Marked variation of the association of esrd duration before and after wait listing on kidney transplant outcomes

J. D. Schold, A. R. Sehgal, T. R. Srinivas, E. D. Poggio, S. D. Navaneethan, B. Kaplan

    Research output: Contribution to journalArticlepeer-review

    47 Scopus citations


    Numerous studies report a strong association between pretransplant end-stage renal disease (ESRD) duration and diminished transplant outcomes. However, cumulative waiting time may reflect distinct phases and processes related to patients' physiological condition as well as pre-existing morbidity and access to care. The relative impact of pre-and postlisting ESRD durations on transplant outcomes is unknown. We examined the impact of these intervals from a national cohort of kidney transplant recipients from 1999 to 2008 (n = 112 249). Primary factors explaining prelisting ESRD duration were insurance and race, while primary factors explaining postlisting ESRD duration were blood type, PRA% and variation between centers. Extended time from ESRD to waitlisting had significant dose-response association with overall graft loss (AHR = 1.26 for deceased donors [DD], AHR = 1.32 for living donors [LD], p values < 0.001). Contrarily, time from waitlisting (after ESRD) to transplantation had negligible effects (p = 0.10[DD], p = 0.57[LD]). There were significant associations between pre-and postlisting ESRD time with posttransplant patient survival, however prelisting time had over sixfold greater effect. Prelisting ESRD time predominately explains the association of waiting time with transplant outcomes suggesting that factors associated with this interval should be prioritized for interventions and allocation policy. The degree to which the effect of prelisting ESRD time is a proxy for comorbid conditions, socioeconomic status or access to care requires further study.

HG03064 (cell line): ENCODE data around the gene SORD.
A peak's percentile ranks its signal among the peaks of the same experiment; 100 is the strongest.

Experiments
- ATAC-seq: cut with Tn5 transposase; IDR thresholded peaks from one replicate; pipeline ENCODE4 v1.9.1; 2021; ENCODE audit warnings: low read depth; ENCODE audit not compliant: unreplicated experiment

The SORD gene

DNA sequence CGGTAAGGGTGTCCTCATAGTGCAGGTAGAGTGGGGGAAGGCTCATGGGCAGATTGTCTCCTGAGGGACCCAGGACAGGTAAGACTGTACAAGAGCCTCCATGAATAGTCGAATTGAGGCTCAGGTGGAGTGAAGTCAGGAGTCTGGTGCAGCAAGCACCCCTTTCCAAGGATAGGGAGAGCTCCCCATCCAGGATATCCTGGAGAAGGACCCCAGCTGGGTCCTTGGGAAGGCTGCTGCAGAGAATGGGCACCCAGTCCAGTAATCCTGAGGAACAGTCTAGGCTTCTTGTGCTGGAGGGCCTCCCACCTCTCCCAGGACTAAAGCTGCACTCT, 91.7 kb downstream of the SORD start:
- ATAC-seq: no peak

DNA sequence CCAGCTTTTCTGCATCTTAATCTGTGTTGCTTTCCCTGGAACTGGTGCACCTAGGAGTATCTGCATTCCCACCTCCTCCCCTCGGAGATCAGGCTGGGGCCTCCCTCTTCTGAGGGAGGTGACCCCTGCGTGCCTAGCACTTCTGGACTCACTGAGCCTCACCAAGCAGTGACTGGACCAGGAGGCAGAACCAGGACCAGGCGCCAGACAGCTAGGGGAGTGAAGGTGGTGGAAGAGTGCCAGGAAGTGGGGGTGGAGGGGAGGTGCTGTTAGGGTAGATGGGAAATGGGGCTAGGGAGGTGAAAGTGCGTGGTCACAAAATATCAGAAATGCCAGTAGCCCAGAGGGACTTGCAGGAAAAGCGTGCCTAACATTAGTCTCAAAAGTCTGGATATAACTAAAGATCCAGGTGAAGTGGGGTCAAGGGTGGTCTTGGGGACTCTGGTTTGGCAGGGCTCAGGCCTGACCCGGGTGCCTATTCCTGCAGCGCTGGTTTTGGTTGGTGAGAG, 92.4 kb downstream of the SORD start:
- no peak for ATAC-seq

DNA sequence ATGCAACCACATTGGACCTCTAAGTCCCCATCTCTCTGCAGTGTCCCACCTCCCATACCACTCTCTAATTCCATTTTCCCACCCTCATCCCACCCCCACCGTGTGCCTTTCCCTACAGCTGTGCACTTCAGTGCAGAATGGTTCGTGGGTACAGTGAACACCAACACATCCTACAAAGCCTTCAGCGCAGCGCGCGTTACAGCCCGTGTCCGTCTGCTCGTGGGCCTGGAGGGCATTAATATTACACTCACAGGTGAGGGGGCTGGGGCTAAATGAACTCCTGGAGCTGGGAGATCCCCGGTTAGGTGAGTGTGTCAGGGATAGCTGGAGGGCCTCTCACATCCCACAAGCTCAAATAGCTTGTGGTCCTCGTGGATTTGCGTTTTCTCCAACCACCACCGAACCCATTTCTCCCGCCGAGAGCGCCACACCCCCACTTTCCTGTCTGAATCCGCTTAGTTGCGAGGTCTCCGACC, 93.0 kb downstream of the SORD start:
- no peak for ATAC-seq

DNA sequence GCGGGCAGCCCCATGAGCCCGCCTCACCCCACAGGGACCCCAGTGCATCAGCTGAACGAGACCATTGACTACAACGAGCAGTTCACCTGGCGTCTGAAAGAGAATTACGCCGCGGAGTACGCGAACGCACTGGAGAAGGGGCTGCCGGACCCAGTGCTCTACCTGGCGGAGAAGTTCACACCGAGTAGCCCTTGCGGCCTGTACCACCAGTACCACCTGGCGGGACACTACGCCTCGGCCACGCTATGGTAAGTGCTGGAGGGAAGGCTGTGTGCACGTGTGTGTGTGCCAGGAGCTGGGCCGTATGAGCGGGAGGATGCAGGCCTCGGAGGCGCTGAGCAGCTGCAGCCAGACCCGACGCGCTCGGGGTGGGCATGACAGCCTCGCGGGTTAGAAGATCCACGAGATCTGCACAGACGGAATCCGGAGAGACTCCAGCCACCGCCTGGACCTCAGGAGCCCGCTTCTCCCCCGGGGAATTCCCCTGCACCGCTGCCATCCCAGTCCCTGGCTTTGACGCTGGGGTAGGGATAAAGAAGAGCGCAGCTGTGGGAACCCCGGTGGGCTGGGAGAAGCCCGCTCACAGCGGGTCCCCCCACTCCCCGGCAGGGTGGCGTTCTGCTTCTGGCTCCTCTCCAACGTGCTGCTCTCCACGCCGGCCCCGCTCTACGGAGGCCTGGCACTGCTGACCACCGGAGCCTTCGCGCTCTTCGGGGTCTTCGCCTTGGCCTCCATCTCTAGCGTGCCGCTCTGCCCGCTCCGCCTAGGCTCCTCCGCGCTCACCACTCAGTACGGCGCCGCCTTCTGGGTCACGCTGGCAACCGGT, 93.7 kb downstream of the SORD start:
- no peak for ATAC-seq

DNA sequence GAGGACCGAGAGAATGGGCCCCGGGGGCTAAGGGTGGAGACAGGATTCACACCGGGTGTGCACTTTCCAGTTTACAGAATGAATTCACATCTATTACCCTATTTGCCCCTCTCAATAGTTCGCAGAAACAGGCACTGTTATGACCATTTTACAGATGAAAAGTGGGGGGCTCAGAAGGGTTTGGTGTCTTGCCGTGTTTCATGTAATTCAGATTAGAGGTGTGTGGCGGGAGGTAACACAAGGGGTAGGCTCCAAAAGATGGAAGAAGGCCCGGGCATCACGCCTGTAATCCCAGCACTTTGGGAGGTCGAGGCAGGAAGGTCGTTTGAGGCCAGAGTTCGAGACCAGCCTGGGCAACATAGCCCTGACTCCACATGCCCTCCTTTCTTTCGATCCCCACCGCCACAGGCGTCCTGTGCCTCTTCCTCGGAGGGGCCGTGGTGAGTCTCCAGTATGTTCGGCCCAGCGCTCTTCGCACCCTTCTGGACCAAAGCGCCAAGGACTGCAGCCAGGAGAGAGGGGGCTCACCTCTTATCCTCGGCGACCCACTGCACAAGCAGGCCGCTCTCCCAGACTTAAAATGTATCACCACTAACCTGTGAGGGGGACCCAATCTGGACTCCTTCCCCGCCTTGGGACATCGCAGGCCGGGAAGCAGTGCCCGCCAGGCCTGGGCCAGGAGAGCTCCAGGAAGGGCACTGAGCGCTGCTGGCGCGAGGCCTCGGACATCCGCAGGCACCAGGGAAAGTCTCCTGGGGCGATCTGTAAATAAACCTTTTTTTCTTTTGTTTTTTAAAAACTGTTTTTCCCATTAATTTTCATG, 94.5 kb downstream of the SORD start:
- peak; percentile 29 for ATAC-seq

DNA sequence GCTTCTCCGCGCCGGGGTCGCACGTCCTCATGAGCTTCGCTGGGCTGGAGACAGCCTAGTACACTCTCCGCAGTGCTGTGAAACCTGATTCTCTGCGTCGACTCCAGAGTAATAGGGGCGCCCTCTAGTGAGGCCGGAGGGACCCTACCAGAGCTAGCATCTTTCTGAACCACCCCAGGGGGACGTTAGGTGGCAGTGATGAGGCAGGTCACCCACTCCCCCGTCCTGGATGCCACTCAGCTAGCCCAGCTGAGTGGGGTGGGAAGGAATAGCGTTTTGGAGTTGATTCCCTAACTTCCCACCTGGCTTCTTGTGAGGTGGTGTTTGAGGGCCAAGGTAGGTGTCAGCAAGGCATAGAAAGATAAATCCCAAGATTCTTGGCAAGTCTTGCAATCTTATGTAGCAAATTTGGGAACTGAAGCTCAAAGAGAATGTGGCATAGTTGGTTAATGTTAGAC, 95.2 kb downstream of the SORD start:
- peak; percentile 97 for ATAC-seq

Original languageEnglish (US)
    Pages (from-to)2008-2016
    Number of pages9
    JournalAmerican Journal of Transplantation
    Issue number9
    StatePublished - Sep 2010


    • Access to care
    • African Americans
    • ESRD
    • dialysis
    • kidney transplantation
    • waiting list

    ASJC Scopus subject areas

    • Immunology and Allergy
    • Transplantation
    • Pharmacology (medical)


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